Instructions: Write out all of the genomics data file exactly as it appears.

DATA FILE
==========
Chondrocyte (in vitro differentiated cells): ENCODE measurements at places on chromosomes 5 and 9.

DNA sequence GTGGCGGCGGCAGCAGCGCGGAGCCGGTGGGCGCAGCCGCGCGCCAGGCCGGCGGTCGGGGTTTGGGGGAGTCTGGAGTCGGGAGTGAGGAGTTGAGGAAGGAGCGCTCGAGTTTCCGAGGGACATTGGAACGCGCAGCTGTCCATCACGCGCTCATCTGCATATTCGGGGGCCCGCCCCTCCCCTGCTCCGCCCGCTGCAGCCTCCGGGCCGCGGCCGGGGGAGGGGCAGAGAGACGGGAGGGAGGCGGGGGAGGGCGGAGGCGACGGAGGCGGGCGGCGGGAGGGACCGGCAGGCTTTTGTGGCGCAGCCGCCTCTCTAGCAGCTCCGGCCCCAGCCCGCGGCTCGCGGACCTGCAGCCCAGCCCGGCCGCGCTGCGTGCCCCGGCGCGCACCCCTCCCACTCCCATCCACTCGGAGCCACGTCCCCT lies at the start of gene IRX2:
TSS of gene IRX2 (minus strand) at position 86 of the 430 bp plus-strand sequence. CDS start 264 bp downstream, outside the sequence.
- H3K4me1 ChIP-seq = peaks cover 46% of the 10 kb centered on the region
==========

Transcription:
Chondrocyte (in vitro differentiated cells): ENCODE measurements at places on chromosomes 5 and 9.

DNA sequence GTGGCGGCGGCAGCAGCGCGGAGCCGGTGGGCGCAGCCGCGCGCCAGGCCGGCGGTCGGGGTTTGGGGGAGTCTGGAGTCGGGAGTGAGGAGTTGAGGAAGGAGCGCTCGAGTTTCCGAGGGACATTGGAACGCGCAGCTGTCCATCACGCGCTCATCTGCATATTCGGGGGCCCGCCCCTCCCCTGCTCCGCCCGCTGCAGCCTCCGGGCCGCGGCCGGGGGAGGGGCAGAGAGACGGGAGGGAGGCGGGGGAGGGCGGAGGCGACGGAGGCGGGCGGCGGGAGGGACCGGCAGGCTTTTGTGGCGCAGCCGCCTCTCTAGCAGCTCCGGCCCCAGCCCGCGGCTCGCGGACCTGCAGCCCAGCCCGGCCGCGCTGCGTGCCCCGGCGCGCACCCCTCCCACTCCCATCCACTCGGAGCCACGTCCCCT lies at the start of gene IRX2:
TSS of gene IRX2 (minus strand) at position 86 of the 430 bp plus-strand sequence. CDS start 264 bp downstream, outside the sequence.
- H3K4me1 ChIP-seq = peaks cover 46% of the 10 kb centered on the region